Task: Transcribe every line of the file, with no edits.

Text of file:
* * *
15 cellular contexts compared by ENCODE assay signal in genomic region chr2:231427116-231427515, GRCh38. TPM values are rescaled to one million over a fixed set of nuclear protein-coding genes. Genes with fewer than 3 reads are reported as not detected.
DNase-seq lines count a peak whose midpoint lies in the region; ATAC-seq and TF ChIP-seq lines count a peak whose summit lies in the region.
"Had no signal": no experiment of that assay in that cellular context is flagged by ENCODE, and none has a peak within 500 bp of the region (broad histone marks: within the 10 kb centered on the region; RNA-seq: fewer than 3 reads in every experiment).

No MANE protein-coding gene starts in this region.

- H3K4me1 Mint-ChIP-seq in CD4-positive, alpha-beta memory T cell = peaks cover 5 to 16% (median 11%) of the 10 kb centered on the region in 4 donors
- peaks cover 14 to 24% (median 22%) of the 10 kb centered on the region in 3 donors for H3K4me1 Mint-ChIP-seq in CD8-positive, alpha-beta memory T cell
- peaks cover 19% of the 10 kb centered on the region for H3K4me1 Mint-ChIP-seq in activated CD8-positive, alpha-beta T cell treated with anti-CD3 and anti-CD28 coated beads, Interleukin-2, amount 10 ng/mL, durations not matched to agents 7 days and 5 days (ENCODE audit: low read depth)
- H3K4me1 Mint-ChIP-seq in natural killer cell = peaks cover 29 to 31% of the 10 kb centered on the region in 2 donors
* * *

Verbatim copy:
15 cellular contexts compared by ENCODE assay signal in genomic region chr2:231427116-231427515, GRCh38. TPM values are rescaled to one million over a fixed set of nuclear protein-coding genes. Genes with fewer than 3 reads are reported as not detected.
DNase-seq lines count a peak whose midpoint lies in the region; ATAC-seq and TF ChIP-seq lines count a peak whose summit lies in the region.
"Had no signal": no experiment of that assay in that cellular context is flagged by ENCODE, and none has a peak within 500 bp of the region (broad histone marks: within the 10 kb centered on the region; RNA-seq: fewer than 3 reads in every experiment).

No MANE protein-coding gene starts in this region.

- H3K4me1 Mint-ChIP-seq in CD4-positive, alpha-beta memory T cell = peaks cover 5 to 16% (median 11%) of the 10 kb centered on the region in 4 donors
- peaks cover 14 to 24% (median 22%) of the 10 kb centered on the region in 3 donors for H3K4me1 Mint-ChIP-seq in CD8-positive, alpha-beta memory T cell
- peaks cover 19% of the 10 kb centered on the region for H3K4me1 Mint-ChIP-seq in activated CD8-positive, alpha-beta T cell treated with anti-CD3 and anti-CD28 coated beads, Interleukin-2, amount 10 ng/mL, durations not matched to agents 7 days and 5 days (ENCODE audit: low read depth)
- H3K4me1 Mint-ChIP-seq in natural killer cell = peaks cover 29 to 31% of the 10 kb centered on the region in 2 donors